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We Must Stand In Solidarity With Eric Reid

Many that watch the NFL are consumed with the upcoming 2018 NFL Draft which begins on April 28th. While you weren’t looking the NFL has been escalating their punishment on players that sat for the National Anthem and will still not commit to standing for the anthem.

Indeed, Colin Kaepernick has become a household name for starting this movement. He has been praised by those concerned with social justice, and rightfully so. What Kaepernick has done is courageous, but do we know of his former teammate Eric Reid?

Reid was the first person to kneel along side of Kaepernick during the National Anthem in the 2016 season.

We can talk about Reid, the community man, that holds a golf tournament every year to benefit the Baton Rouge Sickle Cell Anemia Foundation. Or Reid the man in 2017, during the last year of his contract, penned an op-ed in the New York Timesdefending Kaepernick and their stance on kneeling for the National Anthem. Or Reid the man that continued to kneel for the National Anthem in 2017, knowing the NFL was blackballing Kaepernick at the time.

These are all things that make Reid a man with conviction, but let’s focus on Reid the football player. He wasn’t some long shot to make an NFL roster. He was the 18th pick in the 2013 NFL Draft. He went to a powerhouse college football school, Louisiana State University. He’s only 26 years old, not even in the prime of his career, and he’s unemployed.

First round picks in the NFL are expected to be impact players for their team, they are expected to be above average in their position compared to their peers at the same position across the league.

The thing is Reid has met expectations. He was named to the 2013 Pro Bowl. The football analytic site, Pro Football Focus, graded out his 2017 season at 81.4 which is above average play. The NFL’s own website ranked him as the 27th out of the 101 best free agents to sign in the offseason.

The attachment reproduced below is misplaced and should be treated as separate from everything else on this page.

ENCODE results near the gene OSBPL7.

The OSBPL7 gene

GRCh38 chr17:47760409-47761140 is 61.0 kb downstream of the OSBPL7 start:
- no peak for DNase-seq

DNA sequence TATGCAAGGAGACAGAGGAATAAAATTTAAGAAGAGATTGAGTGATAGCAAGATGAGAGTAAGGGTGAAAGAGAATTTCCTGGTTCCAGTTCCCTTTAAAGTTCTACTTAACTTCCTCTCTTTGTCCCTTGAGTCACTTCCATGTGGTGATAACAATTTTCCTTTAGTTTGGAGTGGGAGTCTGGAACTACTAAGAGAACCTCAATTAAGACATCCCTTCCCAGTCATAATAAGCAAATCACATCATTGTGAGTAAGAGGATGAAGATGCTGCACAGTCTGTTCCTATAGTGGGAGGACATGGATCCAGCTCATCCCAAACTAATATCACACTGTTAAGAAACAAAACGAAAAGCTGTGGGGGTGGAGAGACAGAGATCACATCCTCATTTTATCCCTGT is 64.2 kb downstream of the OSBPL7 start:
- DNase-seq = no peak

You can see why this is slightly different than Kaepernick. After the 2016 season there were questions as to if Kaepernick had what it takes to play Quarterback as the 49ers hobbled into the 2016 offseason with a two win, fourteen loss season. No one is questioning Reid’s ability to play football especially after the 49ers ended their 2017 on a high note winning six of their last sevengames.

So why hasn’t Reid been signed by a team to play professional football? Is it because of his anthem protests that the league is dying to move on from? Yes. Is it also because Reid has not fully committed to standing for the National Anthem? Yes, and here’s where it gets more interesting.

In April, Reid had a free agency visit with the Cincinnati Bengals, Reid was asked by ownership if he intends to sit for the anthem because ownership would be prohibiting kneeling during the anthem. Reid wasn’t willing to make a commitment on the spot and so it goes Reid left the Bengals facility without a contract offer. And there hasn’t been a peep from another team interested in signing a 26-year-old above average safety.

When confronting systemic injustices that center on white supremacy, we on the left talk about standing in solidarity. We do this on countless occasions for those being oppressed and controlled by the system. We do it for people that have no face and no name, we know their story but we may not know their name.

When you read this hopefully you not only have a name but hopefully you will see the face of a man that is willing to sacrifice fame and fortune for morals and principles.

He may not be the most attention getting position in all of sports, Quarterback, but he’s a Free Safety. Free Safeties are the last line of defense in the game of football. It’s their job to make sure no offensive players get through them to score a touchdown.

Reid is playing this position in the game of life. Right now he may be a our last line of defense to keeping the conversation of police brutality and racial injustice going when football games are played. It’s time we recognize this and support him.

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